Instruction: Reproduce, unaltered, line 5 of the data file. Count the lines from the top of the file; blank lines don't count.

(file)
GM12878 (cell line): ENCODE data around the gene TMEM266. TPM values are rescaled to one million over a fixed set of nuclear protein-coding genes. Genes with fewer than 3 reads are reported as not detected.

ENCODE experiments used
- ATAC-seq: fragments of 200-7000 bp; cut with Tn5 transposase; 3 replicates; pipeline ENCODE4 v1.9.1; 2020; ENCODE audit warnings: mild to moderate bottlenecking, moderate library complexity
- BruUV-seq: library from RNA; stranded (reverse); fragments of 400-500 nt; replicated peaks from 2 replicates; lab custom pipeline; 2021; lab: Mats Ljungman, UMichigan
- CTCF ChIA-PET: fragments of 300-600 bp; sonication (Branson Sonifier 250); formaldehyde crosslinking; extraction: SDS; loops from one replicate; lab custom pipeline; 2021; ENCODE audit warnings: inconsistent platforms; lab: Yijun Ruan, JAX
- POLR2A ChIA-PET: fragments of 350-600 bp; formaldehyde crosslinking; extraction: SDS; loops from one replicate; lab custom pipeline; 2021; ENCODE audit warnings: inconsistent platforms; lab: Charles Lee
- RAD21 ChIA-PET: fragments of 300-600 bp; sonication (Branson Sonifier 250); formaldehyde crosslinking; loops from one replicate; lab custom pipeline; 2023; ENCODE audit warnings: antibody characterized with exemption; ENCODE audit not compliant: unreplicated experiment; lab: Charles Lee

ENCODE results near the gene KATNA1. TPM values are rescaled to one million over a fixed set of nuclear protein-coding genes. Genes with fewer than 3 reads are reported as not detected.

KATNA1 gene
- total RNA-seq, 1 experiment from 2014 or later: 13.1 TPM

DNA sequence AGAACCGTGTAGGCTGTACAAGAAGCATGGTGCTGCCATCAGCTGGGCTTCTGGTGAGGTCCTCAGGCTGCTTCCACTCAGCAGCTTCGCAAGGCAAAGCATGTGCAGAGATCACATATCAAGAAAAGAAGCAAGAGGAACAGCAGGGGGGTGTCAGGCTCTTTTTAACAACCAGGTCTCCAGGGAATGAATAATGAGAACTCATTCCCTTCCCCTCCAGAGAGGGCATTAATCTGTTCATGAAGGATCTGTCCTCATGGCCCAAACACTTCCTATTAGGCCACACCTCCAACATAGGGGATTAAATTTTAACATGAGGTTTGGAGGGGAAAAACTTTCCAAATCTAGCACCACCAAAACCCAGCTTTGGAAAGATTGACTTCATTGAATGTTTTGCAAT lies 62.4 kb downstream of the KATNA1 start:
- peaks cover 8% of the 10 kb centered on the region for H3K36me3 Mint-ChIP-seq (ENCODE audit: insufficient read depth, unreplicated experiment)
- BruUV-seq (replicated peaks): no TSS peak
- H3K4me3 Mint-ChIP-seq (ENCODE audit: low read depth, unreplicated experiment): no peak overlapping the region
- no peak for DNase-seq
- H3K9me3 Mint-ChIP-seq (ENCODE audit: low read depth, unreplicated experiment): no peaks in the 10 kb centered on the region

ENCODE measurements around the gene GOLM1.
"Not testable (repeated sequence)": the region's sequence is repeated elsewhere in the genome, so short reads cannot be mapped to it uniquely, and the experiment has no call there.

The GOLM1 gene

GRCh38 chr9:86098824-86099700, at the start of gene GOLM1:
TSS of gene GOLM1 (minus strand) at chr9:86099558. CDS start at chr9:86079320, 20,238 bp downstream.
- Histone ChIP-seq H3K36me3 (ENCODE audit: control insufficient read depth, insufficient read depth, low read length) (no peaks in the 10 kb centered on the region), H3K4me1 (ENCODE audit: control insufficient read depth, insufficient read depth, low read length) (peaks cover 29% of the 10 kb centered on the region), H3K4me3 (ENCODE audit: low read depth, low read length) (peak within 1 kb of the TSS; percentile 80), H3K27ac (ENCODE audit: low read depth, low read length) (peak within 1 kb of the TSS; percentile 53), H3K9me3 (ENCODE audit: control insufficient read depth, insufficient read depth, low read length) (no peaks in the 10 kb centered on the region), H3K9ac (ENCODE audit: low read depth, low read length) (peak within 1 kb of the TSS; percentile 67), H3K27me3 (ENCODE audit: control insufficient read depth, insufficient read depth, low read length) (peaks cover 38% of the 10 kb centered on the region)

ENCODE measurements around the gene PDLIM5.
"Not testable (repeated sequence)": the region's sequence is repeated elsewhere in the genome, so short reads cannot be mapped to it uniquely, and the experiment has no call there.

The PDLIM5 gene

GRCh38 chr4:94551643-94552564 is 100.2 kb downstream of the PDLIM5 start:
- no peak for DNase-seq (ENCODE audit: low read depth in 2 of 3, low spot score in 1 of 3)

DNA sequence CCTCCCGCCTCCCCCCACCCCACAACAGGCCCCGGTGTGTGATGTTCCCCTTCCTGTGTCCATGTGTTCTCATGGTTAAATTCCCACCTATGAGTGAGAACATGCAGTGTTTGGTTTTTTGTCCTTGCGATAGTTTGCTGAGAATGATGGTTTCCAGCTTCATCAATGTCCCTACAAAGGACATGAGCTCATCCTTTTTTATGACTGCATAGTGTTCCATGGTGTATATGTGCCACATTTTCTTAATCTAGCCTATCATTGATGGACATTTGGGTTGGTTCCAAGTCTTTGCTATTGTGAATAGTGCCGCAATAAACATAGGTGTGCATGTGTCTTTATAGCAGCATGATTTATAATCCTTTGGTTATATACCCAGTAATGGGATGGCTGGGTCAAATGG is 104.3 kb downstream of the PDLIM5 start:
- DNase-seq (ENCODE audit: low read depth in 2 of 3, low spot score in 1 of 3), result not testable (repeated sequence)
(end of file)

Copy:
- CTCF ChIA-PET: fragments of 300-600 bp; sonication (Branson Sonifier 250); formaldehyde crosslinking; extraction: SDS; loops from one replicate; lab custom pipeline; 2021; ENCODE audit warnings: inconsistent platforms; lab: Yijun Ruan, JAX